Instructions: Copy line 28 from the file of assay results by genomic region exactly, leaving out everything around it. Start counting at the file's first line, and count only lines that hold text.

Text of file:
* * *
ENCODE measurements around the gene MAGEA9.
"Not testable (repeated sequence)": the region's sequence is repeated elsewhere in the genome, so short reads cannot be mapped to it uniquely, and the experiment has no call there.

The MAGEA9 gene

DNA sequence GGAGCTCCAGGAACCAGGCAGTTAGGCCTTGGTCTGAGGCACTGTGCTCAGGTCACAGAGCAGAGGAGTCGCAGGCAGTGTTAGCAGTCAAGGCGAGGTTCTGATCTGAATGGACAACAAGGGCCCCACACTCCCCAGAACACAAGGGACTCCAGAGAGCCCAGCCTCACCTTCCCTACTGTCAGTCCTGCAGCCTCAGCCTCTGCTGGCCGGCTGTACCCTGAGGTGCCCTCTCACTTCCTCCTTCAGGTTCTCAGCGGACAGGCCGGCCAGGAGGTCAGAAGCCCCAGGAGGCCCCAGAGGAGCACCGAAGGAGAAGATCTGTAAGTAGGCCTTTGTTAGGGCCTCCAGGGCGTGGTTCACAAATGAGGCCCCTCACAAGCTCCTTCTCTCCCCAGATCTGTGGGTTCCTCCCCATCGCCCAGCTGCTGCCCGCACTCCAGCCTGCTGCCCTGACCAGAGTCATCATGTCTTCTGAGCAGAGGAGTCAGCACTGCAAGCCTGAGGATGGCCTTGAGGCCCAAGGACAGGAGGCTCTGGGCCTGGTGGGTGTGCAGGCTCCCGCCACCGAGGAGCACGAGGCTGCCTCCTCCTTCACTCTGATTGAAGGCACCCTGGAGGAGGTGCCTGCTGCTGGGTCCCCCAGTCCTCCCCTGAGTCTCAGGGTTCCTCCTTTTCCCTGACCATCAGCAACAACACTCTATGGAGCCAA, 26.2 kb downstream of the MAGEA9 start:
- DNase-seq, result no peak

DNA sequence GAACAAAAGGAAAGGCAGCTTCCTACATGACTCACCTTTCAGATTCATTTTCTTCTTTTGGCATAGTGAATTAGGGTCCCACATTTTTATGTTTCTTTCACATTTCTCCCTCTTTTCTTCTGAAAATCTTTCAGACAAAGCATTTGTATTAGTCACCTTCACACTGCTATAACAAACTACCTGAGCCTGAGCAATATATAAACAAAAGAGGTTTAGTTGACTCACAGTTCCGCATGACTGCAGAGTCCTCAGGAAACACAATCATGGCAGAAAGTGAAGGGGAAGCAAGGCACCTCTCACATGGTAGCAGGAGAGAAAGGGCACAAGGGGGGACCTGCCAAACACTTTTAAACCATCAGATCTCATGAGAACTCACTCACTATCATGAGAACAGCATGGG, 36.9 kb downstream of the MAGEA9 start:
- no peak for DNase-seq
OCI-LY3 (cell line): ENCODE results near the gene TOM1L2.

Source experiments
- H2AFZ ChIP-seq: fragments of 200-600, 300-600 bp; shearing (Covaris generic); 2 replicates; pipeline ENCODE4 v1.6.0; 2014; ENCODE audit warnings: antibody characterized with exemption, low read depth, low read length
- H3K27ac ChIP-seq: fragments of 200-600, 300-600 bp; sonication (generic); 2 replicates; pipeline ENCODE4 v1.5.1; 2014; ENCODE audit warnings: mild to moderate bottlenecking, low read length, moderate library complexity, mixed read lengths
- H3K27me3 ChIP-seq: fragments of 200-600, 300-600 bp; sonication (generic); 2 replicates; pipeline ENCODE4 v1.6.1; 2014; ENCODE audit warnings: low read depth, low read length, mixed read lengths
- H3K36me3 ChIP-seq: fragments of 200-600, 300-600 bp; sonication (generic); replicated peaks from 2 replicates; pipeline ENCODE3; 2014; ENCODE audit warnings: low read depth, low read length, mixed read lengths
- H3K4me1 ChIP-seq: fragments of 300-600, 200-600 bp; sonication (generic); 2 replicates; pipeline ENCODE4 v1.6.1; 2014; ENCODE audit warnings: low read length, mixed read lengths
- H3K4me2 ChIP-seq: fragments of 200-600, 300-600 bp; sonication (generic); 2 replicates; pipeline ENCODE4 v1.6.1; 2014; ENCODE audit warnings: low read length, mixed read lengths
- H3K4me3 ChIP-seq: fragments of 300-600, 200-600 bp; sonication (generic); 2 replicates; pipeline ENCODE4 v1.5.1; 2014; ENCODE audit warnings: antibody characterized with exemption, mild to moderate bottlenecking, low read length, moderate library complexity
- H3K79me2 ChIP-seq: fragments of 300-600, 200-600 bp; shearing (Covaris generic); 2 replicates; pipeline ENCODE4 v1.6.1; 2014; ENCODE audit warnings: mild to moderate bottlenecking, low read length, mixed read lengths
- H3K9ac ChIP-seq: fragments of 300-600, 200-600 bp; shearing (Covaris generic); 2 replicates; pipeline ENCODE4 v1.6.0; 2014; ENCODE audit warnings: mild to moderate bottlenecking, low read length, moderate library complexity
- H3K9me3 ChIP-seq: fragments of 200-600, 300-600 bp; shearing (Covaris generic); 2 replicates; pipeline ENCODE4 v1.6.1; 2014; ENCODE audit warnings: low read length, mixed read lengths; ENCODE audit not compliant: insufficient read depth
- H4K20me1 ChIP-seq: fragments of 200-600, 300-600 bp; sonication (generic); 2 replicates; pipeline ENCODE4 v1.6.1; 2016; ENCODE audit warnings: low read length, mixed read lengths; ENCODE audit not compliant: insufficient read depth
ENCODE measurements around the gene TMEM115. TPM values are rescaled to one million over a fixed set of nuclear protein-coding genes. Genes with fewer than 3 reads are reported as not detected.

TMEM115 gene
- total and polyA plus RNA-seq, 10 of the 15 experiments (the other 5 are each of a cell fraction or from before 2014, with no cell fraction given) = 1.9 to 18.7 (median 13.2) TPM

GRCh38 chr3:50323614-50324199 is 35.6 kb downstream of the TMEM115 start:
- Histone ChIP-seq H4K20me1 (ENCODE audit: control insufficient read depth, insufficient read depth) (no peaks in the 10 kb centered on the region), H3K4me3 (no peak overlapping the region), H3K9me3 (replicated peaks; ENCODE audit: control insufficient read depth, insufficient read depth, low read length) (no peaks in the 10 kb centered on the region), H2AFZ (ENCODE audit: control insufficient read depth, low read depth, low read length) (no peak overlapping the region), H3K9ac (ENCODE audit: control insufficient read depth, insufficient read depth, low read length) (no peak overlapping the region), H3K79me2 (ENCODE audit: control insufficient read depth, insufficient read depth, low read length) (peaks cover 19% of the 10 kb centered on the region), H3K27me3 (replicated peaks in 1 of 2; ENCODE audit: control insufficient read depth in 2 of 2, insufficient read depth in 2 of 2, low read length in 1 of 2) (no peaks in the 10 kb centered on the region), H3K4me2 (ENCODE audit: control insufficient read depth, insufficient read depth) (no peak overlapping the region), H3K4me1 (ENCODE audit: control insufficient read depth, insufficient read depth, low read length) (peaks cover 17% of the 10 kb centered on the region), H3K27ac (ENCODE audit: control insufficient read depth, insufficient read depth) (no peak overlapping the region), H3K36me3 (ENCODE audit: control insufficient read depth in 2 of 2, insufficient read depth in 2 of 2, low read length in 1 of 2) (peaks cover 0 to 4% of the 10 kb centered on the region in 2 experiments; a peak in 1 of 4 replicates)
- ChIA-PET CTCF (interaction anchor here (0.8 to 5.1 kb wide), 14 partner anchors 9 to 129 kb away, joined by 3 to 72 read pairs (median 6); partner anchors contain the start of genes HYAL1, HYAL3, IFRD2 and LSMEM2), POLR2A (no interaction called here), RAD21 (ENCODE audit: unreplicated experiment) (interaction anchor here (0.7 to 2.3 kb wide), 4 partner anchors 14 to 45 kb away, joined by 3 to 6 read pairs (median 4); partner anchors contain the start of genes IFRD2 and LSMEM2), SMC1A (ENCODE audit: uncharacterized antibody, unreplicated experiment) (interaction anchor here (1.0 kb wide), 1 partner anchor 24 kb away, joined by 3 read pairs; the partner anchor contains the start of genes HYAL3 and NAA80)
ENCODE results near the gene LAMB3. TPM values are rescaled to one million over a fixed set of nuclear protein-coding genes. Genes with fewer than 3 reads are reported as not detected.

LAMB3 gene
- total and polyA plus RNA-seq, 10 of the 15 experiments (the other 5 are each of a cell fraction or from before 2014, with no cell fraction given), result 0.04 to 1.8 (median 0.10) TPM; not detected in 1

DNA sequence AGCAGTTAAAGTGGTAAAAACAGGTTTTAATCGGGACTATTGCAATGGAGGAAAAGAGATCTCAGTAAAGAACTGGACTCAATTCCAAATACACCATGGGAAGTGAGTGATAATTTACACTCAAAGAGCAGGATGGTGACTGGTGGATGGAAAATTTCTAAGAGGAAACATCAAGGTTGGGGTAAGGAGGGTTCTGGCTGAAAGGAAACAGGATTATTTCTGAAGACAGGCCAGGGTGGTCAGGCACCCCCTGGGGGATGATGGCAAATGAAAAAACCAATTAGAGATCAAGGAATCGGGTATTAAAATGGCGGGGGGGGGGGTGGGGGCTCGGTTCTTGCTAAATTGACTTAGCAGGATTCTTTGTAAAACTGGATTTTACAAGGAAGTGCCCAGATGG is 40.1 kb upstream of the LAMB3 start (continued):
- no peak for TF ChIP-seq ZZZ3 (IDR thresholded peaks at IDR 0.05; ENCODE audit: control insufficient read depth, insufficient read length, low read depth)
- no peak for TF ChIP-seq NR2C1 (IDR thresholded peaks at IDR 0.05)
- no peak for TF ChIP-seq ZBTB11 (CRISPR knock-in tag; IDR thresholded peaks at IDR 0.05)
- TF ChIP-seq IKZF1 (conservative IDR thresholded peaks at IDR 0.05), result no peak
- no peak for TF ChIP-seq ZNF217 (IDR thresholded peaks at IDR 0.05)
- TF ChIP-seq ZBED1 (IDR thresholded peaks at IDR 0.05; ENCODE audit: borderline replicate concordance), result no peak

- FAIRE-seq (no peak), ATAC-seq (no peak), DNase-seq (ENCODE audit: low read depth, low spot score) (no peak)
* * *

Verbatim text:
LAMB3 gene